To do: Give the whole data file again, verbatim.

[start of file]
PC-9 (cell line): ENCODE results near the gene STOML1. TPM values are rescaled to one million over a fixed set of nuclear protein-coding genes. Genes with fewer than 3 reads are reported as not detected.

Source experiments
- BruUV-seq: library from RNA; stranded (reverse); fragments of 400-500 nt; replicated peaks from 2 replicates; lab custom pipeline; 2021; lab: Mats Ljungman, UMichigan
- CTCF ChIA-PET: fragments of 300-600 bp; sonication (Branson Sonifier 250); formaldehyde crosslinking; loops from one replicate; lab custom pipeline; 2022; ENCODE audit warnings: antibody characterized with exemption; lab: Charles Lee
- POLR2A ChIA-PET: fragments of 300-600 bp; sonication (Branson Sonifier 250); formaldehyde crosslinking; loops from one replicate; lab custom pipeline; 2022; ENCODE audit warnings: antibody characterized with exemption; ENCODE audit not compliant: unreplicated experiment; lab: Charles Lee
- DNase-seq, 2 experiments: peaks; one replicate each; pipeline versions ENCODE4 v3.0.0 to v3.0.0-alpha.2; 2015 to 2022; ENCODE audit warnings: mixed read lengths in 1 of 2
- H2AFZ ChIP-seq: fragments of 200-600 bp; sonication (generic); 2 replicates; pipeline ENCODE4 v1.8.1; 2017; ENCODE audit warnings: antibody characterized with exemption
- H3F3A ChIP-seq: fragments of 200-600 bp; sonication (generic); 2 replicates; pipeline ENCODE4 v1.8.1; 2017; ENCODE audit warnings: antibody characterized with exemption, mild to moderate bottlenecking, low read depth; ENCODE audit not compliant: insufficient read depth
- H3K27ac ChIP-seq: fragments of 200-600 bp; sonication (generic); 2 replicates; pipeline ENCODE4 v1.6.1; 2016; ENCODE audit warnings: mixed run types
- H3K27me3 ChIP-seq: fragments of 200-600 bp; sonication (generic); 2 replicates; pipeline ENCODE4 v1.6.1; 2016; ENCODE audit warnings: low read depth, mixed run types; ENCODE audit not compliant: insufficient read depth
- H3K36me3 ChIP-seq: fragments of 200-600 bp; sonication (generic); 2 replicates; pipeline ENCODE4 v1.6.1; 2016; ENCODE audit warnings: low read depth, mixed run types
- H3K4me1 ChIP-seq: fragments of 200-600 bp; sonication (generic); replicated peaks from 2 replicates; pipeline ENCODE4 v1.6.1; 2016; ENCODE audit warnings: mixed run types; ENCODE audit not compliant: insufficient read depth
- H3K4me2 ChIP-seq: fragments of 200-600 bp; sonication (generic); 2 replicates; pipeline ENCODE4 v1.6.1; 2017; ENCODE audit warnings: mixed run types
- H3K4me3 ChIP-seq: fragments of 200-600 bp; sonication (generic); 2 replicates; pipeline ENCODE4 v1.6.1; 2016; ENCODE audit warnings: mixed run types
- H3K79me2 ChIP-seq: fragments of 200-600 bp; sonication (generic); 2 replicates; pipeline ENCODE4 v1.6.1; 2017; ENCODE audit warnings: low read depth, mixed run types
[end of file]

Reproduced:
PC-9 (cell line): ENCODE results near the gene STOML1. TPM values are rescaled to one million over a fixed set of nuclear protein-coding genes. Genes with fewer than 3 reads are reported as not detected.

Source experiments
- BruUV-seq: library from RNA; stranded (reverse); fragments of 400-500 nt; replicated peaks from 2 replicates; lab custom pipeline; 2021; lab: Mats Ljungman, UMichigan
- CTCF ChIA-PET: fragments of 300-600 bp; sonication (Branson Sonifier 250); formaldehyde crosslinking; loops from one replicate; lab custom pipeline; 2022; ENCODE audit warnings: antibody characterized with exemption; lab: Charles Lee
- POLR2A ChIA-PET: fragments of 300-600 bp; sonication (Branson Sonifier 250); formaldehyde crosslinking; loops from one replicate; lab custom pipeline; 2022; ENCODE audit warnings: antibody characterized with exemption; ENCODE audit not compliant: unreplicated experiment; lab: Charles Lee
- DNase-seq, 2 experiments: peaks; one replicate each; pipeline versions ENCODE4 v3.0.0 to v3.0.0-alpha.2; 2015 to 2022; ENCODE audit warnings: mixed read lengths in 1 of 2
- H2AFZ ChIP-seq: fragments of 200-600 bp; sonication (generic); 2 replicates; pipeline ENCODE4 v1.8.1; 2017; ENCODE audit warnings: antibody characterized with exemption
- H3F3A ChIP-seq: fragments of 200-600 bp; sonication (generic); 2 replicates; pipeline ENCODE4 v1.8.1; 2017; ENCODE audit warnings: antibody characterized with exemption, mild to moderate bottlenecking, low read depth; ENCODE audit not compliant: insufficient read depth
- H3K27ac ChIP-seq: fragments of 200-600 bp; sonication (generic); 2 replicates; pipeline ENCODE4 v1.6.1; 2016; ENCODE audit warnings: mixed run types
- H3K27me3 ChIP-seq: fragments of 200-600 bp; sonication (generic); 2 replicates; pipeline ENCODE4 v1.6.1; 2016; ENCODE audit warnings: low read depth, mixed run types; ENCODE audit not compliant: insufficient read depth
- H3K36me3 ChIP-seq: fragments of 200-600 bp; sonication (generic); 2 replicates; pipeline ENCODE4 v1.6.1; 2016; ENCODE audit warnings: low read depth, mixed run types
- H3K4me1 ChIP-seq: fragments of 200-600 bp; sonication (generic); replicated peaks from 2 replicates; pipeline ENCODE4 v1.6.1; 2016; ENCODE audit warnings: mixed run types; ENCODE audit not compliant: insufficient read depth
- H3K4me2 ChIP-seq: fragments of 200-600 bp; sonication (generic); 2 replicates; pipeline ENCODE4 v1.6.1; 2017; ENCODE audit warnings: mixed run types
- H3K4me3 ChIP-seq: fragments of 200-600 bp; sonication (generic); 2 replicates; pipeline ENCODE4 v1.6.1; 2016; ENCODE audit warnings: mixed run types
- H3K79me2 ChIP-seq: fragments of 200-600 bp; sonication (generic); 2 replicates; pipeline ENCODE4 v1.6.1; 2017; ENCODE audit warnings: low read depth, mixed run types